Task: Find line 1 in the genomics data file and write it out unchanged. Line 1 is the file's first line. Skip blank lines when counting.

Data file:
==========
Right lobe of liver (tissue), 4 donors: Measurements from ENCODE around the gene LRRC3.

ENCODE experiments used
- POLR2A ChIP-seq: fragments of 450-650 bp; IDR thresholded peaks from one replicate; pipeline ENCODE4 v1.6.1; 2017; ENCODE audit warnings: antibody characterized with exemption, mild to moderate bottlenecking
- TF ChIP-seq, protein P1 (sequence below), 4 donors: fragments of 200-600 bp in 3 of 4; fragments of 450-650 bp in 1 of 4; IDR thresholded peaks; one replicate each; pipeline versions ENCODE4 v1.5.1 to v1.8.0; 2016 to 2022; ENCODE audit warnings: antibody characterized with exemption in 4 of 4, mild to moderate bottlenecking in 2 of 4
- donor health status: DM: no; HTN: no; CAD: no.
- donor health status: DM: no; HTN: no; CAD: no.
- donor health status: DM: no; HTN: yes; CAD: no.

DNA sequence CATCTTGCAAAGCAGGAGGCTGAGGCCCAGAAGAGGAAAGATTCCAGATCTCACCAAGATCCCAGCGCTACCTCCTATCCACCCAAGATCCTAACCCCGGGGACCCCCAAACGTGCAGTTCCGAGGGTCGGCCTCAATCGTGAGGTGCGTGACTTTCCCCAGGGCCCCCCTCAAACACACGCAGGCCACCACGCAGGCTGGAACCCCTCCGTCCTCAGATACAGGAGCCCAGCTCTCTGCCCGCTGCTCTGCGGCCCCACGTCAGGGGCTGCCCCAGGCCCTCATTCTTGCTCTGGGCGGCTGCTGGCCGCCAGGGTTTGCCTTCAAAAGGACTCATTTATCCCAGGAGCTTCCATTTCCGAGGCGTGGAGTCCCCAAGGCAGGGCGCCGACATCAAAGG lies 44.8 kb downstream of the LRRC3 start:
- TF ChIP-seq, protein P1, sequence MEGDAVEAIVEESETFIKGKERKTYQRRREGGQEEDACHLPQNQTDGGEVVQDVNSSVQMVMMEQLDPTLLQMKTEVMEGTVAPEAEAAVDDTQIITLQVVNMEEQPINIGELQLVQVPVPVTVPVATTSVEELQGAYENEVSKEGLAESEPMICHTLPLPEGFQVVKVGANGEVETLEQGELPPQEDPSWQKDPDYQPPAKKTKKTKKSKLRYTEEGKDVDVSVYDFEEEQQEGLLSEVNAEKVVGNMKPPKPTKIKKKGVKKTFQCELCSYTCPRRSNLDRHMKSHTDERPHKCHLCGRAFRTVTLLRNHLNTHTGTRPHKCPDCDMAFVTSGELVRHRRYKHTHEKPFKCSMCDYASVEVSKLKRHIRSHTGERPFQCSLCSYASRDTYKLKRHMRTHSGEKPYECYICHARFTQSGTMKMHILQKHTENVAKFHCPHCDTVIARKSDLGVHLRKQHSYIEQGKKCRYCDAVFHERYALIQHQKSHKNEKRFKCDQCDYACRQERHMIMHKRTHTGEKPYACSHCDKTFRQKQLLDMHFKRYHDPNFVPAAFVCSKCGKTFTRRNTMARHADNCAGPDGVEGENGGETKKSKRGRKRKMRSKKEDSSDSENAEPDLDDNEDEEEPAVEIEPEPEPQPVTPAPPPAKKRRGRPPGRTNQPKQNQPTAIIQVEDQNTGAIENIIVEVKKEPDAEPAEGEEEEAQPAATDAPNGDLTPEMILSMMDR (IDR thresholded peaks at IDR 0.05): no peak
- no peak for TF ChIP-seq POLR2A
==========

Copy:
Right lobe of liver (tissue), 4 donors: Measurements from ENCODE around the gene LRRC3.